Deep South National Science Challenge (NZ)
Every regional council in the country, and over a quarter of our local councils, face extreme exposure to climate hazards like coastal erosion, flooding and rising groundwater levels. This research establishes a community development framework for the way we adapt and make decisions about climate change.
Over the coming years, communities will have to make near-impossible decisions – from how to pay for expensive coastal defence systems to when we should think about picking up our survey pegs and walking backwards from the coastline.
Communities will face increasing physical, social, financial and emotional challenges, and councils are already looking to central government to provide a cohesive framework for the planning and funding of adaptation. But to minimise suffering as we adapt - and to adapt successfully - local authorities also need new ways to engage with communities.
This research project (concluded in June 2019), draws on stories and insights from community members, iwi members and council staff. The research was also grounded in its case study locations of the Hutt Valley and South Dunedin.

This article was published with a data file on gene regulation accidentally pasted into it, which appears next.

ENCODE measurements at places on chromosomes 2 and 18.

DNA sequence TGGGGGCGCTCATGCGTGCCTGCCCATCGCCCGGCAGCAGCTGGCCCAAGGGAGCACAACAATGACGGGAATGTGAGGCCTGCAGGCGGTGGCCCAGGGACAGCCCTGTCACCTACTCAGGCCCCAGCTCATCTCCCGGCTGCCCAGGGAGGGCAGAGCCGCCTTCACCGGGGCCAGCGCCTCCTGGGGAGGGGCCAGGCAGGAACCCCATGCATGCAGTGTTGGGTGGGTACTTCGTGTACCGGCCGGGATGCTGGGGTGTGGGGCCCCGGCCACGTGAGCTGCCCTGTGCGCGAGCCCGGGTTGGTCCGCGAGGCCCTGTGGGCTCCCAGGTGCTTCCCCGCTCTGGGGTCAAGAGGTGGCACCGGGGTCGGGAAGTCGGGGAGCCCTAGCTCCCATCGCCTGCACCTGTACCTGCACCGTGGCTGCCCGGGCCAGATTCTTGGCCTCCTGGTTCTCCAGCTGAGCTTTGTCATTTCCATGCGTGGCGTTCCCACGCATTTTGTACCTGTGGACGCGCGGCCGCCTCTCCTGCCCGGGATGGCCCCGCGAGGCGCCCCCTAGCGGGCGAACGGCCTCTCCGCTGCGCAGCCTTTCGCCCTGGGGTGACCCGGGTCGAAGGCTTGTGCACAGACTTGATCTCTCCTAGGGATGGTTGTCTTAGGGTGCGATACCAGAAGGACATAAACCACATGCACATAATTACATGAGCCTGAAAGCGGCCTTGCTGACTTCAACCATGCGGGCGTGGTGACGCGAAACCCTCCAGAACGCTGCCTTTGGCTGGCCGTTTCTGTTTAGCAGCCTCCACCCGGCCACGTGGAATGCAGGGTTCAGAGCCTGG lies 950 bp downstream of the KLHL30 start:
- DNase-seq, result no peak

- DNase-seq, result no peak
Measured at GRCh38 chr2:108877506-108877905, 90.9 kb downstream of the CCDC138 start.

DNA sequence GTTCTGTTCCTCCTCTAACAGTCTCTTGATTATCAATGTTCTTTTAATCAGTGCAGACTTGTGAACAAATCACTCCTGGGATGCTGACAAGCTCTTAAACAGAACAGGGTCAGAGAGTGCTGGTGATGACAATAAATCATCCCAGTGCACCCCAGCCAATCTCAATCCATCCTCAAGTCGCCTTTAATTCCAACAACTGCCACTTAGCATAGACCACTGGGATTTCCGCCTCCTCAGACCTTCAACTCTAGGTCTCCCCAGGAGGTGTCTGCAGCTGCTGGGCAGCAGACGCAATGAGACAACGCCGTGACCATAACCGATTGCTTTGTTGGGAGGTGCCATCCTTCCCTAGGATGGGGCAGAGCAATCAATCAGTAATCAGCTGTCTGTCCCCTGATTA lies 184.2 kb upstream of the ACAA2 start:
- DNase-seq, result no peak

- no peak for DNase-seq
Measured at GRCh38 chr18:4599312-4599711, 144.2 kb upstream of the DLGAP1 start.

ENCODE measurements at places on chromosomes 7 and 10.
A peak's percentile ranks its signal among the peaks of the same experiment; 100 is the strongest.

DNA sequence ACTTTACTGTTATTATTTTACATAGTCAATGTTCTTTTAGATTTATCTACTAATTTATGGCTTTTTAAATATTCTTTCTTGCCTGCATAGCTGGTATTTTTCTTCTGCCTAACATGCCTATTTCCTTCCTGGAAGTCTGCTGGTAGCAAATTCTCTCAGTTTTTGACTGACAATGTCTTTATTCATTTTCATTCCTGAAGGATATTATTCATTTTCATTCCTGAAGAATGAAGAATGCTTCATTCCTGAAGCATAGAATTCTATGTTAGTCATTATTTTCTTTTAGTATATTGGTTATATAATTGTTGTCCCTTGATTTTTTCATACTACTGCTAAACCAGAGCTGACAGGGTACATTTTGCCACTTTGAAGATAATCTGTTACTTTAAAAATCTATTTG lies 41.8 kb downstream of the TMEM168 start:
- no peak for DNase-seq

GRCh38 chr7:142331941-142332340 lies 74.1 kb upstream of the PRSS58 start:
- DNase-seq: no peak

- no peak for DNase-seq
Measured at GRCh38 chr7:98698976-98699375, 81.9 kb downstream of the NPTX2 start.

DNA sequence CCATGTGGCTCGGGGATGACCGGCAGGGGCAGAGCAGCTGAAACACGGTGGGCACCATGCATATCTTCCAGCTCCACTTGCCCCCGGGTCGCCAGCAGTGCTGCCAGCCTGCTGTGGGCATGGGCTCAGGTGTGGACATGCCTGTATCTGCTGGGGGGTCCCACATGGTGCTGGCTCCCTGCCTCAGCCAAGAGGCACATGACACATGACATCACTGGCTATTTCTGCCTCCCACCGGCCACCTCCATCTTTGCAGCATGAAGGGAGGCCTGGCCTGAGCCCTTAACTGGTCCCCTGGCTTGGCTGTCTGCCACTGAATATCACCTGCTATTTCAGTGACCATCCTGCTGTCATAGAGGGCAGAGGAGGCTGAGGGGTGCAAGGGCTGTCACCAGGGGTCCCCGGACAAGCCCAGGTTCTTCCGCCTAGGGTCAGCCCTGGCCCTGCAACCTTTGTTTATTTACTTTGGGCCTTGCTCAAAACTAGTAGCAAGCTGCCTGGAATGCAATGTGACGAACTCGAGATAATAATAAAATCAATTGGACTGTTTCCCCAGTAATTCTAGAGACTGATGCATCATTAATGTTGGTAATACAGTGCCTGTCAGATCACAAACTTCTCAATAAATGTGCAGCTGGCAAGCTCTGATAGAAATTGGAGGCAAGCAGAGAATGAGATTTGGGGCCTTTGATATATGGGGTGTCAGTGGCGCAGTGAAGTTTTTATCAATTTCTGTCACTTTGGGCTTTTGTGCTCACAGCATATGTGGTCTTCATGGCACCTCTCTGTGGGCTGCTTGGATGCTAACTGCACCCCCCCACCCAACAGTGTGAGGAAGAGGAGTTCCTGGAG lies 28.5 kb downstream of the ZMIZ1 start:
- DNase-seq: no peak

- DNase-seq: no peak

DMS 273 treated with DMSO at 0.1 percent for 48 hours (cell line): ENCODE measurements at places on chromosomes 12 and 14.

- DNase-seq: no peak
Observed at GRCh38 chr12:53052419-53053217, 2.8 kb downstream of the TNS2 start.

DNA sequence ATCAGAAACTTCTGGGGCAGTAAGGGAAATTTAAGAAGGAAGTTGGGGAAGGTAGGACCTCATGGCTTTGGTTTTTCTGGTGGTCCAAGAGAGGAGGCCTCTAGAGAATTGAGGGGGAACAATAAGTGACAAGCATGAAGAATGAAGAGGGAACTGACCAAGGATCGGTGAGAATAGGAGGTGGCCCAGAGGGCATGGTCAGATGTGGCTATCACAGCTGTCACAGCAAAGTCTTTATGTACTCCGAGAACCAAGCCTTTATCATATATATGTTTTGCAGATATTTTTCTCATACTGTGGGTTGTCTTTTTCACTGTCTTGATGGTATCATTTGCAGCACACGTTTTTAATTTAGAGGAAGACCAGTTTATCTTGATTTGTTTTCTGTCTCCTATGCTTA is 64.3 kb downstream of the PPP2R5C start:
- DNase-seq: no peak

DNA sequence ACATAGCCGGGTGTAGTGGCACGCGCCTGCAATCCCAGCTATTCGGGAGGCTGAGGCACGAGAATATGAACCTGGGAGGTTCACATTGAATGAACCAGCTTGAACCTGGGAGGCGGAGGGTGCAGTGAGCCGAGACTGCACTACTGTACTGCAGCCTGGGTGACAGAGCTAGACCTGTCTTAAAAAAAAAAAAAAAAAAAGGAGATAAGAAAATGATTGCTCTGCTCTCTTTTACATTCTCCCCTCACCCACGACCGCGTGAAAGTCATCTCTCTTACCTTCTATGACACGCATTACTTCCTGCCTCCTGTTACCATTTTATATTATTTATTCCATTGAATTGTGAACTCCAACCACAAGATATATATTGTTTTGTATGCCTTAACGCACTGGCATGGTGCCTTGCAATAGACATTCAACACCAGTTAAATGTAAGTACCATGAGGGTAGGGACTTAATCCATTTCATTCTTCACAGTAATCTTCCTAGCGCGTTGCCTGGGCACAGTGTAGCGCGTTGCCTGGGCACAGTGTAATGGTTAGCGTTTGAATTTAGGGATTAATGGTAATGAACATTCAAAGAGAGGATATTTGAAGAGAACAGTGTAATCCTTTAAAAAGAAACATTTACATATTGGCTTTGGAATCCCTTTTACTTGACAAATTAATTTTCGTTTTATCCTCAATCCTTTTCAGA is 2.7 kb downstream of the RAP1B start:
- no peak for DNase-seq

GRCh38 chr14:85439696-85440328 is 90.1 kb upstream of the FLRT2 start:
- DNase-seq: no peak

Project findings suggest that council engagement with communities about climate impacts requires more than 'business as usual' engagement processes, because:
This research enriches the existing MfE Coastal Hazards and Climate Change Guidance by providing advice for councils and community groups on how and when to engage on climate change. The guidance recommends a Dynamic Adaptive Pathways Planning (DAPP) approach to engagement, by which critical decision points for adaptation investments are pre-defined.
This research supports local government staff (from adaptation advisers to community development teams to community groups themselves) to build community readiness to engage at these critical decision points. The research also provides tools (see below) for those who want to organise together to build resilience:
The team’s research has received huge interest from local government, and in response, are presenting three online seminars for LGNZ Equip in July 2019.
In 2015, South Dunedin in New Zealand was hit by serious flooding. Not only did the community recover, but it has been learning from the increasingly common experience and working with the Dunedin City Council to build resilience and adapt to climate change. In this video, you’ll hear from community leaders and community members in South Dunedin as well as Deep South Challenge researchers, who talk about what engaging with the Council means in practice and why it is so important.
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